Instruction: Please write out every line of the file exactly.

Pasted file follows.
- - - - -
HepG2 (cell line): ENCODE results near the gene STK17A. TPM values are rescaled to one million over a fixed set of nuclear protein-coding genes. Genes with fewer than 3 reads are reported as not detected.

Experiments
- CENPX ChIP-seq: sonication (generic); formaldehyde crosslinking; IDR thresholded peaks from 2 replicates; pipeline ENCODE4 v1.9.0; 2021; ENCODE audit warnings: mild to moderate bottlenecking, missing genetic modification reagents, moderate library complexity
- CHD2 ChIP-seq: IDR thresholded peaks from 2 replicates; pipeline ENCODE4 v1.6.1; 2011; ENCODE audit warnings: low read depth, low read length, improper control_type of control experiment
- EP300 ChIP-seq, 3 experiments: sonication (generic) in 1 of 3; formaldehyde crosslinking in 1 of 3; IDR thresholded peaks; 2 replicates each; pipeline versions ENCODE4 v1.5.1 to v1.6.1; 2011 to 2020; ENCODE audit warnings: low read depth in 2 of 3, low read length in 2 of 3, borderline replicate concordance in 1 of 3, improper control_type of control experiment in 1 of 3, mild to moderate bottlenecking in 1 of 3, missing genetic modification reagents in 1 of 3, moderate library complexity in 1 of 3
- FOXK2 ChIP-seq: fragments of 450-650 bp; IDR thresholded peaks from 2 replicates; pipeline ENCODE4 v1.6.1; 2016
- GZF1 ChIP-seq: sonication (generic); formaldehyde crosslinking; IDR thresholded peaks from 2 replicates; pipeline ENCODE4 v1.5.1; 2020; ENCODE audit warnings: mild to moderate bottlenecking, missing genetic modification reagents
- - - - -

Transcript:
HepG2 (cell line): ENCODE results near the gene STK17A. TPM values are rescaled to one million over a fixed set of nuclear protein-coding genes. Genes with fewer than 3 reads are reported as not detected.

Experiments
- CENPX ChIP-seq: sonication (generic); formaldehyde crosslinking; IDR thresholded peaks from 2 replicates; pipeline ENCODE4 v1.9.0; 2021; ENCODE audit warnings: mild to moderate bottlenecking, missing genetic modification reagents, moderate library complexity
- CHD2 ChIP-seq: IDR thresholded peaks from 2 replicates; pipeline ENCODE4 v1.6.1; 2011; ENCODE audit warnings: low read depth, low read length, improper control_type of control experiment
- EP300 ChIP-seq, 3 experiments: sonication (generic) in 1 of 3; formaldehyde crosslinking in 1 of 3; IDR thresholded peaks; 2 replicates each; pipeline versions ENCODE4 v1.5.1 to v1.6.1; 2011 to 2020; ENCODE audit warnings: low read depth in 2 of 3, low read length in 2 of 3, borderline replicate concordance in 1 of 3, improper control_type of control experiment in 1 of 3, mild to moderate bottlenecking in 1 of 3, missing genetic modification reagents in 1 of 3, moderate library complexity in 1 of 3
- FOXK2 ChIP-seq: fragments of 450-650 bp; IDR thresholded peaks from 2 replicates; pipeline ENCODE4 v1.6.1; 2016
- GZF1 ChIP-seq: sonication (generic); formaldehyde crosslinking; IDR thresholded peaks from 2 replicates; pipeline ENCODE4 v1.5.1; 2020; ENCODE audit warnings: mild to moderate bottlenecking, missing genetic modification reagents